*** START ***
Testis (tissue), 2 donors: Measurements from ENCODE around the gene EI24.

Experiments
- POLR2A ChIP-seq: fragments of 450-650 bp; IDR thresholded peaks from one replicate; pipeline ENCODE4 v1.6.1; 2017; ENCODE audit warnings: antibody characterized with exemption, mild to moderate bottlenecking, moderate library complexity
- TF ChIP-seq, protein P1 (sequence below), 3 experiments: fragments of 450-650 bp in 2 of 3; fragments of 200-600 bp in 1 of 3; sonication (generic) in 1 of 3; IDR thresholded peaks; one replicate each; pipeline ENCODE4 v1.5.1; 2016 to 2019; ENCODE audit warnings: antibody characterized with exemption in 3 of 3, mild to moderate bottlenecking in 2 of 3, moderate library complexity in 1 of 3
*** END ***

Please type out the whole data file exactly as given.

Testis (tissue), 2 donors: Measurements from ENCODE around the gene EI24.

Experiments
- POLR2A ChIP-seq: fragments of 450-650 bp; IDR thresholded peaks from one replicate; pipeline ENCODE4 v1.6.1; 2017; ENCODE audit warnings: antibody characterized with exemption, mild to moderate bottlenecking, moderate library complexity
- TF ChIP-seq, protein P1 (sequence below), 3 experiments: fragments of 450-650 bp in 2 of 3; fragments of 200-600 bp in 1 of 3; sonication (generic) in 1 of 3; IDR thresholded peaks; one replicate each; pipeline ENCODE4 v1.5.1; 2016 to 2019; ENCODE audit warnings: antibody characterized with exemption in 3 of 3, mild to moderate bottlenecking in 2 of 3, moderate library complexity in 1 of 3